Placing all of Ant’s businesses under a financial holding company would give regulators control over all of its activities and eliminate the potential for regulatory arbitrage, according to one person familiar with the plan.

The new structure will make it difficult for Ant to exchange its entire portfolio among its constituent units, which has allowed it to cover risks by moving them to more regulated parts of the conglomerate, said Eswar Prasad, a former head of the International Monetary Fund and a professor of trade. politics and economics at Cornell University.

“Financial regulators were concerned that Ant’s regulatory arbitrage had allowed the company to provide a rosy picture of its overall financial condition and to hide the financial risks posed by its aggressive expansion into new lines of business,” he said.

Ant has formed a task force led by CEO Simon Hu to work with regulators on how to adjust their business. The company has appointed a chief compliance officer to oversee day-to-day compliance and restructuring work.

China’s top financial regulators have recently hinted that they are pleased with the progress made in Ant. Asked on Tuesday during a virtual meeting of the World Economic Forum whether Ant would revive its IPO, PBOC Governor Yi Gang said that if laws and regulations are followed, “you will get the result.”

He said consumers are happy with Alipay, but Ant needs to resolve issues such as data privacy complaints before it gets back on track.

Ant is working to split customer data, which is currently shared between its business units, to introduce protocols that are common in banks, according to insiders. Alipay has accumulated a wealth of data on people’s spending habits and payment methods and uses them to provide loans and sell investment products to its customers. This is a key reason why the company has been able to grow rapidly and diversify its business in recent years.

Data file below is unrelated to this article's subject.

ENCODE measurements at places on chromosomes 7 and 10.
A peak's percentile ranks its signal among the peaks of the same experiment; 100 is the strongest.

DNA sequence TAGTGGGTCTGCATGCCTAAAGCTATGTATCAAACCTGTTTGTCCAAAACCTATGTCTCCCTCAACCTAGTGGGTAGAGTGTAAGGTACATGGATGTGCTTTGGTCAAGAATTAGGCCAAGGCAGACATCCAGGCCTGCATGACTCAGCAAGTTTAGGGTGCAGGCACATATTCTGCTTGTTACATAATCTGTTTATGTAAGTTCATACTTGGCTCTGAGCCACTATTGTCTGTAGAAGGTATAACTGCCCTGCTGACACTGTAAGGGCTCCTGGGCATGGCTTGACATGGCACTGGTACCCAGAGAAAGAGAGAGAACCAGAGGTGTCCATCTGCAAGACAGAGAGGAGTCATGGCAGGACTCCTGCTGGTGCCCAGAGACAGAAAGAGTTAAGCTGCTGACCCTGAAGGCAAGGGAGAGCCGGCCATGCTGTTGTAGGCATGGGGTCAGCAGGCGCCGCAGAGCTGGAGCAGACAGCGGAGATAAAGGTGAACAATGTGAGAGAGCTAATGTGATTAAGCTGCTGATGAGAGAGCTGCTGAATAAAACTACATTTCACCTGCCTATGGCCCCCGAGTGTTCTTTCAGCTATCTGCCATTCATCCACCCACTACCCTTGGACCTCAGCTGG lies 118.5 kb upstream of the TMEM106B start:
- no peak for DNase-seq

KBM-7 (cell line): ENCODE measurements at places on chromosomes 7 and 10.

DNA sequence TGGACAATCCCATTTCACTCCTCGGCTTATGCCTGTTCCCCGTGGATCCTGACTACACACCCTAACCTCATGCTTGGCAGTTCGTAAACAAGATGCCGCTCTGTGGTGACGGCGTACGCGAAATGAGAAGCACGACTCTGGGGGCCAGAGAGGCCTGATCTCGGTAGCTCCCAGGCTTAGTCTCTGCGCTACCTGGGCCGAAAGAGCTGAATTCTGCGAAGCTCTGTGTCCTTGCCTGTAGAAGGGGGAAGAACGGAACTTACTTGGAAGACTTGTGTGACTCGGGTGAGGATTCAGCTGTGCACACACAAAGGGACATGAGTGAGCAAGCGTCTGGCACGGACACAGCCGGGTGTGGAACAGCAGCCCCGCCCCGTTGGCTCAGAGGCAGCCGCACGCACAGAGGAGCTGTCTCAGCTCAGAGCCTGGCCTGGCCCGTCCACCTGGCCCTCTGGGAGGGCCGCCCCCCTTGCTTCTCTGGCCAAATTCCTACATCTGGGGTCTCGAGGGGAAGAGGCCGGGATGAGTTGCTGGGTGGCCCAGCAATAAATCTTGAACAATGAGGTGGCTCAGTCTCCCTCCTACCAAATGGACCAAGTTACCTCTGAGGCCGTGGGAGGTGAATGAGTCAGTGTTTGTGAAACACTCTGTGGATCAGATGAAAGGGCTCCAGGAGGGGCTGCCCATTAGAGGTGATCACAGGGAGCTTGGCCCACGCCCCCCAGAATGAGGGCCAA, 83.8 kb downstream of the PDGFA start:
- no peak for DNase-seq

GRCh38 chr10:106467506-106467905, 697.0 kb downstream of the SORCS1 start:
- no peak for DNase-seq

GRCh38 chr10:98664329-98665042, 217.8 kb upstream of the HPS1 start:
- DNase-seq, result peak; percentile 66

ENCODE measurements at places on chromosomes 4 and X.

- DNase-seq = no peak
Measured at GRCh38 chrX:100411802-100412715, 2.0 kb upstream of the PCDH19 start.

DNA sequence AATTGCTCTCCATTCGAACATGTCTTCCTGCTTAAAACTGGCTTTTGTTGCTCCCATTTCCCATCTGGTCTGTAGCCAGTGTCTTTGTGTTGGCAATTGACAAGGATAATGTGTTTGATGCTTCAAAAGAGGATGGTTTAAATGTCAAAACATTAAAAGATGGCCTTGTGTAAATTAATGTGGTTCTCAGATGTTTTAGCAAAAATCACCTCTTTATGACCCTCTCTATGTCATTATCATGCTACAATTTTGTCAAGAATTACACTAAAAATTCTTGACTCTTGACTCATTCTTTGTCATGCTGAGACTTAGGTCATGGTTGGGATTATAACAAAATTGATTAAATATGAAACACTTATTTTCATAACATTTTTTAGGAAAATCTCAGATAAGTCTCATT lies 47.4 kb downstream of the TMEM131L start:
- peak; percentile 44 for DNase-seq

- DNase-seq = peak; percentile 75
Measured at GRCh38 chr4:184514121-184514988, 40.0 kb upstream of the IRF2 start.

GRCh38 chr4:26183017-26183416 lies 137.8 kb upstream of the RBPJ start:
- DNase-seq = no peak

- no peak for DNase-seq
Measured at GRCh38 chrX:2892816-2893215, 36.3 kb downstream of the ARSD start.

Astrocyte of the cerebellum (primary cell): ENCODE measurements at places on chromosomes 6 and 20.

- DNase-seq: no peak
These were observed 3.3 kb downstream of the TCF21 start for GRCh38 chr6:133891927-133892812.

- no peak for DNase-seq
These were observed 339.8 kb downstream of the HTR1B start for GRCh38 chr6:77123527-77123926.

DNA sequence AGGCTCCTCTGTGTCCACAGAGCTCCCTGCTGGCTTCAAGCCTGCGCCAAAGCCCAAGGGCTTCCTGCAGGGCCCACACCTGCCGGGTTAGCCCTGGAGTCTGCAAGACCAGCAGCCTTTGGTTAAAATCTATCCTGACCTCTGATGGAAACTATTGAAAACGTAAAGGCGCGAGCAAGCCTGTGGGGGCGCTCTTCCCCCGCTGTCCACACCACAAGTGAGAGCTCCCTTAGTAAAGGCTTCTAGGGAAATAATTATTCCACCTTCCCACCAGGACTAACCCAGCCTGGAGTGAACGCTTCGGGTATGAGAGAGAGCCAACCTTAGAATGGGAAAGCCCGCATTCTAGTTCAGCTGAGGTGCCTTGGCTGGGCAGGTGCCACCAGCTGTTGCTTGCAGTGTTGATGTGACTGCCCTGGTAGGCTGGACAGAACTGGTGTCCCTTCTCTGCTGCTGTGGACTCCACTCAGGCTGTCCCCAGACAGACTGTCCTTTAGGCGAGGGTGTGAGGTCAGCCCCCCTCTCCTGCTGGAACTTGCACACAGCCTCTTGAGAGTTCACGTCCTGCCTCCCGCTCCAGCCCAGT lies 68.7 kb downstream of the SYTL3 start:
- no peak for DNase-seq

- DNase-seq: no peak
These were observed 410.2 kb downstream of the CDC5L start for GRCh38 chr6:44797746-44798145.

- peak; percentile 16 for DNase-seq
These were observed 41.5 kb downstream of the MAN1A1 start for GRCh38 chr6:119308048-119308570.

China’s new rules for financial holding companies, published last fall, apply to large conglomerates with two or more financial corporations. They came into force on November 1, and the companies concerned have one year to apply for the status of regulated financial holding company to PBOC.

The new measures for financial holding companies include regulatory requirements on shareholders, governance, sources and use of financing, risk management and corporate governance. They also require the infusion of additional capital into financial subsidiaries where necessary.

If Ant is overhauled, the company’s revenue and profit growth could be significantly reduced. Ant may also need to raise significant capital to meet regulatory requirements, and the company’s high rating – which was based on its profitability and growth potential – could also be hit. Ant has already set out to reduce loan limits for individual users of its digital lending services, a sign that it is downsizing its business to comply.

It is unclear how the restructuring would affect Ant’s non-financial businesses, such as the development of blockchain technology, digital lifestyle services and artificial intelligence technologies, areas that the company previously identified as growth drivers.

Write to Jing Yang at Jing.Yang@wsj.com